and call out, ‘Stay awhile.’
The light flows from their branches.
And they call again, ‘It’s simple,’ they say,
‘and you too have come
into the world to do this, to go easy, to be filled
with light, and to shine….’”
With all this fresh foliage, flowers in bloom and birds singing noisily, it is impossible not to experience the rush of new energy, the sense of freedom and being unfettered. Or maybe, on this occasion, my intense rise of mood is enhanced even further by the easing of our collective isolation. The inevitable rise of hope that the misery brought by the COVID-19 pandemic will soon end… if only in this country… at least till the end of the summer, when the heat will get the better of us. Perhaps everybody will once more feel like retreating back home?
I find myself reflecting on this April anniversary of the deadly pandemic. All the misery that it has brought to the entire world. Insufficient assistance from richer nations continues, relentlessly, inflicting further suffering on poorer and more populous nations like India, Peru, Brazil and other South American and African countries. These thoughts remind me of another piece of literature, this time in prose – the science fiction novel by Mary Shelley, The Last Man. In the novel the author depicts a futuristic world ravaged by the Plague. Similar to recent months in the UK, at the height of the deadly disease, nature seems all the more quietly determined to affirm the resilience of life when Spring arrives, with irrepressible bursts of beauty. The idealistic young hero and narrator of the Shelley’s novel attends and surrenders to nature’ swell. Hopefully, we might also begin to regain faith, not only in our endurance but in the beauty and the worthiness of life.
“Winter passed away; and spring, led by the months, awakened life in all nature. The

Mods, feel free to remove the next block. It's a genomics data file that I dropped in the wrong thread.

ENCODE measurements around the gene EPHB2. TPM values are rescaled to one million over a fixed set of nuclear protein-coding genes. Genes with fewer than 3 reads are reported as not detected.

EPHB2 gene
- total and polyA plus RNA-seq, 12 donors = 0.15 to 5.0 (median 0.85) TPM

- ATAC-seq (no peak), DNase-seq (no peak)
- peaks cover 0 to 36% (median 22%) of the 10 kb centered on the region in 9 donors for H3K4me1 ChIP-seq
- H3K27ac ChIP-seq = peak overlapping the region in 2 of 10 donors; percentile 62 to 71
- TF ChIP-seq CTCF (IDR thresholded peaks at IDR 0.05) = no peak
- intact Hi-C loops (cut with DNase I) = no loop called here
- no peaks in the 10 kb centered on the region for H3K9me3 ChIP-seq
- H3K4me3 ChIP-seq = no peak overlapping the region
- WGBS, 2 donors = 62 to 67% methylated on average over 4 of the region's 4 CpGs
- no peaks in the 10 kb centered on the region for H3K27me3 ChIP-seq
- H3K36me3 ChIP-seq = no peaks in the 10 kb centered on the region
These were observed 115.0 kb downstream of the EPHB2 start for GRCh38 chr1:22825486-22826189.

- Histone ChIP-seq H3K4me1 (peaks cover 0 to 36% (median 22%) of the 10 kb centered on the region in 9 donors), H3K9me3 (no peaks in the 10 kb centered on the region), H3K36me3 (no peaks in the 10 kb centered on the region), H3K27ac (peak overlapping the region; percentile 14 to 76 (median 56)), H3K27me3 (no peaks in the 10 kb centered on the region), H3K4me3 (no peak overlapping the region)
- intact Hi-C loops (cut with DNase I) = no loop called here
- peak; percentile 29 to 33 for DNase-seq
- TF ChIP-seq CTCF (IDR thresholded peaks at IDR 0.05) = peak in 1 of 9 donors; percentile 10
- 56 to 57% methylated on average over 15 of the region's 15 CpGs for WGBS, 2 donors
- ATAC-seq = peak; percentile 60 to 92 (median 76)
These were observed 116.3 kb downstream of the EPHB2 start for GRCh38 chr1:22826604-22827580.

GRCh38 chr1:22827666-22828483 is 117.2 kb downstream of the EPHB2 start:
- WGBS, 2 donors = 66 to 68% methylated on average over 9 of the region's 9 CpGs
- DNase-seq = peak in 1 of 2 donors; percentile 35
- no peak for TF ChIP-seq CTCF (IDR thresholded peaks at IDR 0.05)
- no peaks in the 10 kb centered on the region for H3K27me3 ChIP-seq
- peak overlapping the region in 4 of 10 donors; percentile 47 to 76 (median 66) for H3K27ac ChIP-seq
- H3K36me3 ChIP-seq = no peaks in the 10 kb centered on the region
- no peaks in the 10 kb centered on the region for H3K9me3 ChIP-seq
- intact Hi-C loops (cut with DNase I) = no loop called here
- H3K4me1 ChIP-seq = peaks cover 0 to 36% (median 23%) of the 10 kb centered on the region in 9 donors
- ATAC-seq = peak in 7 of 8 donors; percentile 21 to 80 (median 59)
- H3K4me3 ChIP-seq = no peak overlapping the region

forest was dressed in green; the young calves frisked on the new-sprung grass; the
wind-winged shadows of light clouds sped over the green cornfields; the hermit cuckoo
repeated his monotonous all-hail to the season; the nightingale, bird of love and minion of the evening star, filled the woods with song; while Venus lingered in the warm
sunset, and the young green of the trees lay in gentle relief along the clear horizon…”
(Mary Shelley, The Last Man, 1826, Chapter 4).
The similar play of contrasts, which this year’s spring has brought – with its mixture of beauty and joy, but also sadness, reverie and loneliness – can be seen in one particular painting by Leon Wyczółkowski, a print of which adorned my friend’s guest room back in Warsaw, where I often stayed whilst a youth.
The watercolour, Spring – the interior of the artist’s studio, shown above, is one of the last works by this Polish artist who died only five years after he completed the painting, in April 1936. There is something elusive in his work. I find his choice of black for the furniture in his house somewhat unsettling – this looks even more striking in later versions. From behind the wind-blown muslin curtains one can see an orchard bathed in sunlight and a blossoming white cherry tree, or is it a plum? One has the impression that the artist just got up, put down his paints and walked out into the orchard. After completing the work, the artist wrote:
“Spring in Gościeradz, May 1931, The spring comes with its fragrance and breeze… Study
of an open window overlooking the garden, a wind-blown curtain, an armchair. There it plays
white and green (…). Spring enters with its fragrance and blast. I want to dream about this
spring in my grave (…).”